The pictures below are representative of oysters sampled from the six farms (Figure 2). Differences in shell shape and fouling can be observed by ploidy type, gear type, and farm location. The most heavily fouled oysters were from Cedar Key-1 as noted above, with naturally occurring oyster spat being the dominant organism. This coincides with results obtained in the UF field trials, which were conducted at the same lease area using similar gear (see next news article). Interestingly, the bottom cages used at a different lease area in Cedar Key-2 resulted in little fouling; but as mentioned above, bags were pressure washed routinely. Oysters grown at Charlotte Harbor and Oyster Bay had some oyster spat and barnacles on the shells. The least amount of fouling was observed on oysters grown at Alligator Harbor. Biofouling, expressed as a percent dry weight of fouling organisms to shell weight, will be analyzed later using frozen samples. No infestations of the burrowing mudworm (Polydora websteri) were found on oysters grown at any of the farm sites.

Figure 2. Pictures of diploid (2N, blue tags) and triploid (3N, orange tags) oysters sampled from farms located on Florida’s west coast.

 Oysters samples from bottom cages, Charlotte Harbor, Charlotte County (diploids on left and triploids on right).

Oysters 2
Oysters 1

Oysters samples from floating bags, Cedar Key-1, Levy County (diploids on left and triploids on right).


Oysters samples from bottom cages, Cedar Key-2, Levy County (diploids on right and triploids on left).


Oysters samples from baskets supported by an adjustable longline system, Oyster Bay, Wakulla County (diploids on left and triploids on right).


Oysters samples from floating bags, Alligator Harbor, Franklin County, AH-1 on left nd AH-2 on right (diploids on right and triploids on left).


Overall, the project has established multiple demonstration sites at commercial shellfish aquaculture leases in four counties on Florida’s west coast. Natural triploids of the Eastern oyster Crassostrea virginica have been available only for the past 10 years elsewhere in the U.S., and not until 2014 in Florida. The techniques should work well for Florida oyster growers and provide the benefit of limiting natural reproduction. This project documents potential advantages of triploidy, such as faster growth, shorter crop times, less risk of disease, and availability of year-round quality oyster meat. The project also provides information on diploid and triploid oysters grown using different gear types at different farm locations with varying salinity regimes.

Results: Water Quality Conditions

Water temperature was monitored at each of the farms by providing growers with data loggers to place inside oyster bags/baskets. The loggers were set to record temperatures every 30 minutes. At harvest, the loggers were retrieved and data downloaded. The graph below displays water temperatures from July (2016) through March (2017) at five farm locations (Figure 3). The logger at one of the Alligator Harbor sites malfunctioned. These data reveal not only differences among locations but also differences related to gear type and culture practices used. For example, water temperatures at the southernmost location were consistently higher throughout the year than other locations, which contributed to faster growth rates observed. The lowest water temperatures were recorded at the Oyster Bay farm where the ALS system was used. The extreme drops in temperatures most likely reflected times when oyster baskets were exposed to air for drying. It may not be coincidental that oysters sampled from this location were also the smallest obtained. The water temperatures recorded in a floating bag at Cedar Key-1 were similar to those recorded in a bottom cage at the other Cedar Key-2 location; thus, gear type did not influence water temperatures at these farms, which are located in shallow, inshore coastal waters.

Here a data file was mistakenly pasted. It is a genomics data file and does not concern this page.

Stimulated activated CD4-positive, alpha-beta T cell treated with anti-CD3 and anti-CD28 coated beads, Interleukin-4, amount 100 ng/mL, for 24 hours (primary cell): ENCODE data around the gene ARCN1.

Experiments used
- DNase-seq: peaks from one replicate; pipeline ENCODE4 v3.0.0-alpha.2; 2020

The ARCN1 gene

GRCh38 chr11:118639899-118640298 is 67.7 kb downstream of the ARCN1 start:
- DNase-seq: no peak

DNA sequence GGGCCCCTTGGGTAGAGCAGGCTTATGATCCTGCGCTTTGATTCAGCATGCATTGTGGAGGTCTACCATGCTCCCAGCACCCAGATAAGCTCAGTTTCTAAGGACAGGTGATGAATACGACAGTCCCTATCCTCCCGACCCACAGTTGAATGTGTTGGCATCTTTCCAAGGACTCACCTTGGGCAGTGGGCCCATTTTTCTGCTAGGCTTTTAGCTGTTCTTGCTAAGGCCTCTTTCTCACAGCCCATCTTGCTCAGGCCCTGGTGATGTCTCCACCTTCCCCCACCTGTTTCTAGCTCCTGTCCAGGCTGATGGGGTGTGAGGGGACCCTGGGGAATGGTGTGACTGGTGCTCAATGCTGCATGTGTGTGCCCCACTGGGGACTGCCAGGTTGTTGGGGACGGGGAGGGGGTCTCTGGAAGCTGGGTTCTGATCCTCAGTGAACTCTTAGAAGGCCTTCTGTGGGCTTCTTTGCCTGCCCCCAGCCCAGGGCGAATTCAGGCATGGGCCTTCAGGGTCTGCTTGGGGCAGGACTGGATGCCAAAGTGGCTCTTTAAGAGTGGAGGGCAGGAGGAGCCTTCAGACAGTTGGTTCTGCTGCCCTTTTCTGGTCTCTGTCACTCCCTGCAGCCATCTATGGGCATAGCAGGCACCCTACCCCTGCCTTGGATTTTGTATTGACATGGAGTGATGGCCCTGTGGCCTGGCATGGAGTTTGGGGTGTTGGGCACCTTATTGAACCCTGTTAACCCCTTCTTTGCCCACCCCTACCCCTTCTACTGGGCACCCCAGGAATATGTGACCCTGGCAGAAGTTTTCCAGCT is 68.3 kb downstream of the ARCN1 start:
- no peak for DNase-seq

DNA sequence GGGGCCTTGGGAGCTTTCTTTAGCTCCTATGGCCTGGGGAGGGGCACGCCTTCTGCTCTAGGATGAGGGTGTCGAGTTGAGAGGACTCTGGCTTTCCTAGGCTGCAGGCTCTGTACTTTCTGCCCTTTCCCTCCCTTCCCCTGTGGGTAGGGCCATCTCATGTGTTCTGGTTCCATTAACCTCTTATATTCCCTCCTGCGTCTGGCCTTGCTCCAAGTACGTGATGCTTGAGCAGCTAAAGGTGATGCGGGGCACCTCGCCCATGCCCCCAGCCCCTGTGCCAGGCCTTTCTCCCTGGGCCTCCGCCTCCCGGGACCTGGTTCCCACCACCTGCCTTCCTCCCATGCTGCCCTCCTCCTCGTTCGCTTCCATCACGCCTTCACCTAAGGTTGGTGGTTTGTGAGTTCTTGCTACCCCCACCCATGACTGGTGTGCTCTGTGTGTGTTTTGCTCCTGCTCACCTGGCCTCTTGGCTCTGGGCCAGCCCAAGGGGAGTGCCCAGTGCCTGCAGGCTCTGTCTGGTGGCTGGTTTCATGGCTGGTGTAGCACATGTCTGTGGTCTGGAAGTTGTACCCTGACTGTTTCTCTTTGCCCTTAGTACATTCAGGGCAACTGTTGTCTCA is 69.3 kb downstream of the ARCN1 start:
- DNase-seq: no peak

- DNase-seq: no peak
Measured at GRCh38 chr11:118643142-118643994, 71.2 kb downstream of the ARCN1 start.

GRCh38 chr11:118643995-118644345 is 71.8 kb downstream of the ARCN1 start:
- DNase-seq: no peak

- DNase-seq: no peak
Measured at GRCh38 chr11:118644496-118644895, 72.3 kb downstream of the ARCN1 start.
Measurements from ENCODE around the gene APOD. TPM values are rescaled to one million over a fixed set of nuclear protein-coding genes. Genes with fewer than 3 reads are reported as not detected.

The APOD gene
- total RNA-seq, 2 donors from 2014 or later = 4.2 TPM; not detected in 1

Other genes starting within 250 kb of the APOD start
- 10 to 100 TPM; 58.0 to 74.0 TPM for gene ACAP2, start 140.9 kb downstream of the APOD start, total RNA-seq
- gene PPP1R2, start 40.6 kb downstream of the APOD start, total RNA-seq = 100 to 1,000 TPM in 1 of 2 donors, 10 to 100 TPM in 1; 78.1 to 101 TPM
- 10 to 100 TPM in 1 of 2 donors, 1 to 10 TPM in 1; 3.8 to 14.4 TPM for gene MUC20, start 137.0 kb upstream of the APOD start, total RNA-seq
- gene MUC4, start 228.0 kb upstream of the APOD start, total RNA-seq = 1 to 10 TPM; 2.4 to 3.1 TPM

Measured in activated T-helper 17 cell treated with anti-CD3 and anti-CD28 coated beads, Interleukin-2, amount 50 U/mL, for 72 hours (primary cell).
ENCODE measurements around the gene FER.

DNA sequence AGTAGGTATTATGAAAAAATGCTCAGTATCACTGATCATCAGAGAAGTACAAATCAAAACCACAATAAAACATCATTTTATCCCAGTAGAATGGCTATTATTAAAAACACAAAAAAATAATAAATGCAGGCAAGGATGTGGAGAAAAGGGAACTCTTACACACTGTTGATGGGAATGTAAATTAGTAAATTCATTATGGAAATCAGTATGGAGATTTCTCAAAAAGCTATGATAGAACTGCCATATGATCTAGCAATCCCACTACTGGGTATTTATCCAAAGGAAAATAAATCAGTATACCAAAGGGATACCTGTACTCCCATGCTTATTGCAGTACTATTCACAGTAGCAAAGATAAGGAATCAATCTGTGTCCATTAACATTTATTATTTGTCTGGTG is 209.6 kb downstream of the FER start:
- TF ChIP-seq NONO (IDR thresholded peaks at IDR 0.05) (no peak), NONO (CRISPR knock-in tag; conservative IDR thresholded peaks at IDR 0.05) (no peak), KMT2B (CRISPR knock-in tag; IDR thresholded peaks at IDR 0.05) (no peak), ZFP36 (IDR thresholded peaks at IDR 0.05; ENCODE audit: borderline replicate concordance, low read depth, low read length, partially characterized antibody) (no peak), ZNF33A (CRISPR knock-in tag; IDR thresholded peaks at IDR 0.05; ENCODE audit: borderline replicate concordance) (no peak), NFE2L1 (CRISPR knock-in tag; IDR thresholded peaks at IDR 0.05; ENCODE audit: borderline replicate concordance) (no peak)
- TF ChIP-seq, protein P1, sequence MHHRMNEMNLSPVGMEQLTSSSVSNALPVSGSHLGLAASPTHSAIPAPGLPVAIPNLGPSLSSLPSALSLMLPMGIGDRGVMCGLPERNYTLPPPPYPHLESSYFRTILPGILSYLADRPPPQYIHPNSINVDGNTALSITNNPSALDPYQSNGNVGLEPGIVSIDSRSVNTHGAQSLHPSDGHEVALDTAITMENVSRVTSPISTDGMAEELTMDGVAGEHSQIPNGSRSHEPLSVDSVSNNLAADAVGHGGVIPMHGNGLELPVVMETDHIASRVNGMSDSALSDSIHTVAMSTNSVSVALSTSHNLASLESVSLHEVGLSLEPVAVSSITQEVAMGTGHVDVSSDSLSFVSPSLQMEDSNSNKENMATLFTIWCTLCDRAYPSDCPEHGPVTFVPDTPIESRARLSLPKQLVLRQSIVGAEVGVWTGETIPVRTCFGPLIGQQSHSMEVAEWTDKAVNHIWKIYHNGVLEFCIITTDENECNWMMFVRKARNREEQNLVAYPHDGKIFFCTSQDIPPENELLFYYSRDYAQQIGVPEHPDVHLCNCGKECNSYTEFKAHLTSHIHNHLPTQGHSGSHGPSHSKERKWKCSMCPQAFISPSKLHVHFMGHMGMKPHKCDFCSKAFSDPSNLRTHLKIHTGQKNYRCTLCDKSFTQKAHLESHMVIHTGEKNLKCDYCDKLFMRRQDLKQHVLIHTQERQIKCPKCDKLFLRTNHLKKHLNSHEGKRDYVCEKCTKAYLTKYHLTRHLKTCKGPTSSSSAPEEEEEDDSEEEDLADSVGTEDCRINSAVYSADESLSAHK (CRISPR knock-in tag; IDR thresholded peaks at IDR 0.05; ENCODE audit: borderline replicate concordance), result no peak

Figure 3. Water temperatures recorded from July 22, 2016 to March 29, 2017 at five oyster farms located in four west coast counties are shown.


To document salinities at the various farm locations, a refractometer was provided to each grower. The farms at Cedar Key, Alligator Harbor, and Charlotte Harbor were considered “high” salinity sites (values ranging from 25 to greater than 30 ppt), while Oyster Bay was considered a “medium” salinity site (values around 20 ppt). Although on “wet” years, these locations can experience lower salinities. A “low” salinity site (values between 15-20 ppt) was not included in this demonstration; currently, there are no oyster farms in the state located in more brackish waters. These salinity designations were made based on water quality data collected by FDACS Division of Aquaculture staff, who monitor these shellfish harvesting areas on a monthly basis.

Figure 4. Pictures of oyster growers participating in the project.